The old view of worship gloried in God being far away;  the contemporary view glories in God being very much present.

Aren’t both theological truths true?  And if so, isn’t it possible to worship by discovering the glory of both truths – the sovereign God seated on the throne of heaven and “Immanuel” (God with us) – as well as the art that accurately represents both perspectives?

Shouldn’t that be common ground for Christians?  A starting place for bringing people together?

Perhaps you’re saying “Wait a minute.  That’s too simple.  What about . . . ? “ 
I’ve not said all I want to say.  I only get one page per week.  See you next week!

 

 

My wife is a Midwesterner.  As such, she was not taught to speak the correct way.  She always said “wah-ter”, but it’s pronounced “waw-ter”.  We drink “root beer” (double O as in “food”);  she drank “root beer” (double O as in “wood”).  And although everyone knows root beer is “soda”;  my wife called it “pop”.  I spent the early part of our marriage fixing her speech impediments.

You know I’m kidding, right?  We did have our share of laughs as we discovered our differences of pronunciation and perception, and my wife’s speech gradually changed because of immersion in our East coast culture.

Culture is the way of life that you learn among the people you grow up with – the way you see things, hear things, interpret things, understand things;  the way you speak and behave and respond.  Most of your culture isn’t formally taught;  it’s absorbed.  We do what those around us do;  we observe and mimic.  That’s how we learn life.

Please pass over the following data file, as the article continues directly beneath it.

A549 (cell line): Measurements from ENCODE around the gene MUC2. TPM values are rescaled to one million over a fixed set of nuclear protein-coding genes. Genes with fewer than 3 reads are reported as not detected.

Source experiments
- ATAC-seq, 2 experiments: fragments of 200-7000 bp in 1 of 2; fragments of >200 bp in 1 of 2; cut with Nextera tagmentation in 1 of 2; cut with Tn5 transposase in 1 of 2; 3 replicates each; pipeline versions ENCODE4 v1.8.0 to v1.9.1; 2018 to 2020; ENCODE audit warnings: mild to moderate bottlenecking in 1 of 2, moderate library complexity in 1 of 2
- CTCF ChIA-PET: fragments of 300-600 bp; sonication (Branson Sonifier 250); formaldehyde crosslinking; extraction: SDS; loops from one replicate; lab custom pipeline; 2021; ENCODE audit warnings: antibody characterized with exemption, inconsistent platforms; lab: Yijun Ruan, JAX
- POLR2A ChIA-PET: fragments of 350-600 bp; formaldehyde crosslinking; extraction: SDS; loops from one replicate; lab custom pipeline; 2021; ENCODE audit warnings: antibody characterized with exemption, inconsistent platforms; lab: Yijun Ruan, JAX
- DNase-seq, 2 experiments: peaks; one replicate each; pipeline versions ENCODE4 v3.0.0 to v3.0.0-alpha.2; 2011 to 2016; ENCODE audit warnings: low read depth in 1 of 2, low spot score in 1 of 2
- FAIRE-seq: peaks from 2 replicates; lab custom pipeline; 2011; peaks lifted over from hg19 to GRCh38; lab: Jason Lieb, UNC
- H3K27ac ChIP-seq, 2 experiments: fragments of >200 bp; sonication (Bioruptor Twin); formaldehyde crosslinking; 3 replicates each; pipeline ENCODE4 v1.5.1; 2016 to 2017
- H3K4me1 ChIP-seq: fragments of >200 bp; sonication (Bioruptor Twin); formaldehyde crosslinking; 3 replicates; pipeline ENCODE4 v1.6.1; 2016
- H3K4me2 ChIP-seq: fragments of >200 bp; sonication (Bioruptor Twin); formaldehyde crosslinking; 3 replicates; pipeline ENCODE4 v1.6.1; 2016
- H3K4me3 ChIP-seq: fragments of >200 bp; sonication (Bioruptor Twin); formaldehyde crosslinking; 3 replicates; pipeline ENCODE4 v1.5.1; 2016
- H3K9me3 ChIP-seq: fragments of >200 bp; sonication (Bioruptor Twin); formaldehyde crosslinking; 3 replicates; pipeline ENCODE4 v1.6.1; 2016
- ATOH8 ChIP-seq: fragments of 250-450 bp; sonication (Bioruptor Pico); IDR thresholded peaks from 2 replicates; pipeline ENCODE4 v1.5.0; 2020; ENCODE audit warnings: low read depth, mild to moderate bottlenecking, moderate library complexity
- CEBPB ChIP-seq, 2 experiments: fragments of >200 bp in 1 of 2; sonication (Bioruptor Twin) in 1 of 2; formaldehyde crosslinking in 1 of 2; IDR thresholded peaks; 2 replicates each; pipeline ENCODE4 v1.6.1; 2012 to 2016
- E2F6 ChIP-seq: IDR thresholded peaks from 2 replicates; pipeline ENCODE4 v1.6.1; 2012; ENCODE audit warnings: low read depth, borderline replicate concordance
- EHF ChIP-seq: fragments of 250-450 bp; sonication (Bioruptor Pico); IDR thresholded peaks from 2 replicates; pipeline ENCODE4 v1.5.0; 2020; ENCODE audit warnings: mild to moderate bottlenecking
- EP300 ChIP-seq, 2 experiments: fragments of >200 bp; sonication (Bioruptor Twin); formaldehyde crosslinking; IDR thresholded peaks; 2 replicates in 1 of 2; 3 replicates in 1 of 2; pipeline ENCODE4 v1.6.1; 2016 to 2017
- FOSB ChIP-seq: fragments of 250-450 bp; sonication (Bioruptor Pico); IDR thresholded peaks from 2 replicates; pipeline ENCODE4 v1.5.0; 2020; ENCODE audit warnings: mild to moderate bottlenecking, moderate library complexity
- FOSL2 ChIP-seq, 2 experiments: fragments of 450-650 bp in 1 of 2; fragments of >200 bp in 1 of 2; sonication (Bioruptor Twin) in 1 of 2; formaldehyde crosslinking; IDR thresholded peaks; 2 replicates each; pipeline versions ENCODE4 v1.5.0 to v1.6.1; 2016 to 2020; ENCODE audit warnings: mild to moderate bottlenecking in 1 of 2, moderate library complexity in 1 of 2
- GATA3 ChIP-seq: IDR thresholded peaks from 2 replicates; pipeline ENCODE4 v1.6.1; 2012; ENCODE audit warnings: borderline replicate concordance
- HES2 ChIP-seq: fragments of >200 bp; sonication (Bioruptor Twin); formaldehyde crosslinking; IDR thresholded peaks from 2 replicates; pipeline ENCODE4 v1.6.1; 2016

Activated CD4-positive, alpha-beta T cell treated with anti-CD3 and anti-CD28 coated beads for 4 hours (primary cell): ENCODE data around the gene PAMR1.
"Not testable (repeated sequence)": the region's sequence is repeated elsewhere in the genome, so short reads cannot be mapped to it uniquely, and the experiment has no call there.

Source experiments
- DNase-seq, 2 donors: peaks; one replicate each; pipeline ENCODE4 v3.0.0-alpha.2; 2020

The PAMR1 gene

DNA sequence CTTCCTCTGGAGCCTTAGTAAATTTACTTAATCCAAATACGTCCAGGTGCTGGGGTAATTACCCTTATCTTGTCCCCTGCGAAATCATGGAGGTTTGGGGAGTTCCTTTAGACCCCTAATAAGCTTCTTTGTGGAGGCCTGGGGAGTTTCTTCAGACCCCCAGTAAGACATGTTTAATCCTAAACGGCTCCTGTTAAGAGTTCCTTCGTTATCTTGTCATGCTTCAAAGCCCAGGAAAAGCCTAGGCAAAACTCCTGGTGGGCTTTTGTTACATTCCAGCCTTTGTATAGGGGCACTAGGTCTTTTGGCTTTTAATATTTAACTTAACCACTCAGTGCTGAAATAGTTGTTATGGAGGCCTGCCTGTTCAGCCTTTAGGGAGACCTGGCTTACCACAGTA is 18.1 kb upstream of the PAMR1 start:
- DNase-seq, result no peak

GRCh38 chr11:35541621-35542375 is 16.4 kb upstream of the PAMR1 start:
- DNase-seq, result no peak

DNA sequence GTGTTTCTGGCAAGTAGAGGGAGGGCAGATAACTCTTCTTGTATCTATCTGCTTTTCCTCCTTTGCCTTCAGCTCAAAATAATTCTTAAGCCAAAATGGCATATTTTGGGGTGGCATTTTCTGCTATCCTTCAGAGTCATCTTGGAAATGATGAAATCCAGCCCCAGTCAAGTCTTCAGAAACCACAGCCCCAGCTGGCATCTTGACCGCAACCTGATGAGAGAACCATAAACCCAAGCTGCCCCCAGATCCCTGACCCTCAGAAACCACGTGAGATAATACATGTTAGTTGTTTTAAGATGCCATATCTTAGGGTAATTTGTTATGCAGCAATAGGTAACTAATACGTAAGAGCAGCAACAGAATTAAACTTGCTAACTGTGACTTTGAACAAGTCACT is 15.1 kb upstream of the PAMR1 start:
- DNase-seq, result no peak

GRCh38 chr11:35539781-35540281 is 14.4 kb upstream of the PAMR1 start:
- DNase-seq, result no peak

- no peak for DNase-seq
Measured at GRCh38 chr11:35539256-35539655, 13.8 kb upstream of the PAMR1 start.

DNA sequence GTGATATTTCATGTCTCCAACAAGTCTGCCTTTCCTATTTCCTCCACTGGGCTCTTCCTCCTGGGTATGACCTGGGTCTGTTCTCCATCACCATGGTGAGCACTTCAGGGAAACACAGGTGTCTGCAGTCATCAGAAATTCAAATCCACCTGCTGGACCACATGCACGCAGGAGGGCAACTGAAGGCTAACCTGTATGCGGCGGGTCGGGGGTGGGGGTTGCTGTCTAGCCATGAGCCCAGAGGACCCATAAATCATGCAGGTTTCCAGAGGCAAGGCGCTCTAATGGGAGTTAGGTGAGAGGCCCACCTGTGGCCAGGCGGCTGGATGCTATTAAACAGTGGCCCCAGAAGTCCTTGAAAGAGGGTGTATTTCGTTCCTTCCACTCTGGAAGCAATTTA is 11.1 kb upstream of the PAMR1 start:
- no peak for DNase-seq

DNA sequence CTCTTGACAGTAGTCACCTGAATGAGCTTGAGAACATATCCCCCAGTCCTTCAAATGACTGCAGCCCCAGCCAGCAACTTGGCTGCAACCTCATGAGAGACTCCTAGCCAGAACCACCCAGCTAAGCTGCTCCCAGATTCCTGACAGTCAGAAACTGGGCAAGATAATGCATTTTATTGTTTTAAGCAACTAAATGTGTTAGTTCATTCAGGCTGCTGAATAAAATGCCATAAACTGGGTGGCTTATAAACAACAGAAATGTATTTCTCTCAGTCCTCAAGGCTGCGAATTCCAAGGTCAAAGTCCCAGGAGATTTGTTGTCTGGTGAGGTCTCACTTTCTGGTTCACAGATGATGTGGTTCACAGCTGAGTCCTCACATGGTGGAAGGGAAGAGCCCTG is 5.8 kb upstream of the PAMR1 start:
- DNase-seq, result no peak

Most of us assume our own culture is the way everyone does those same things until we encounter others who were raised differently.  At first, the differences are quaint.  But if we are surrounded by or immersed in an unfamiliar culture for any length of time the discomfort of continued difference can be annoying, angering, and may even generate hatred and hostility between two parties.

Maybe some cultural practices are important.  But wouldn’t it be silly to hate someone because they insisted on ordering “pop” instead of “soda”?

Let’s kick things up a notch.

What about people who think only pianos and organs and traditional hymns should be used in church as opposed to people who like contemporary music played with electric guitars and drums?  Would it be silly to not be able to get along because of those differences?

I’ve seen a lot of energy expended and a lot of ink-spilled by traditionalists arguing that drums are of the devil, that syncopated rhythms are morally debauching, and the contemporary Christian music is spiritually empty and devastating to the church.  I have concluded that most of that is overkill – an argument over whether God wants the beverage called “soda” or “pop”.

Does God even care?

Jesus said,  “By this will all people know that you are my disciples – if you have love for one another.”  The identifying mark of Jesus’ followers is love for one another.  Getting people to love one another through their differences is what I’m shooting for as a pastor.  Isn’t that where genuine love is the most difficult but also the most important to cultivate?  Anyone can love the person with whom she has commonalities and agreement.  The real power of love must be exercised when you don’t agree, when you find yourself at the opposite end of a spectrum from another soul.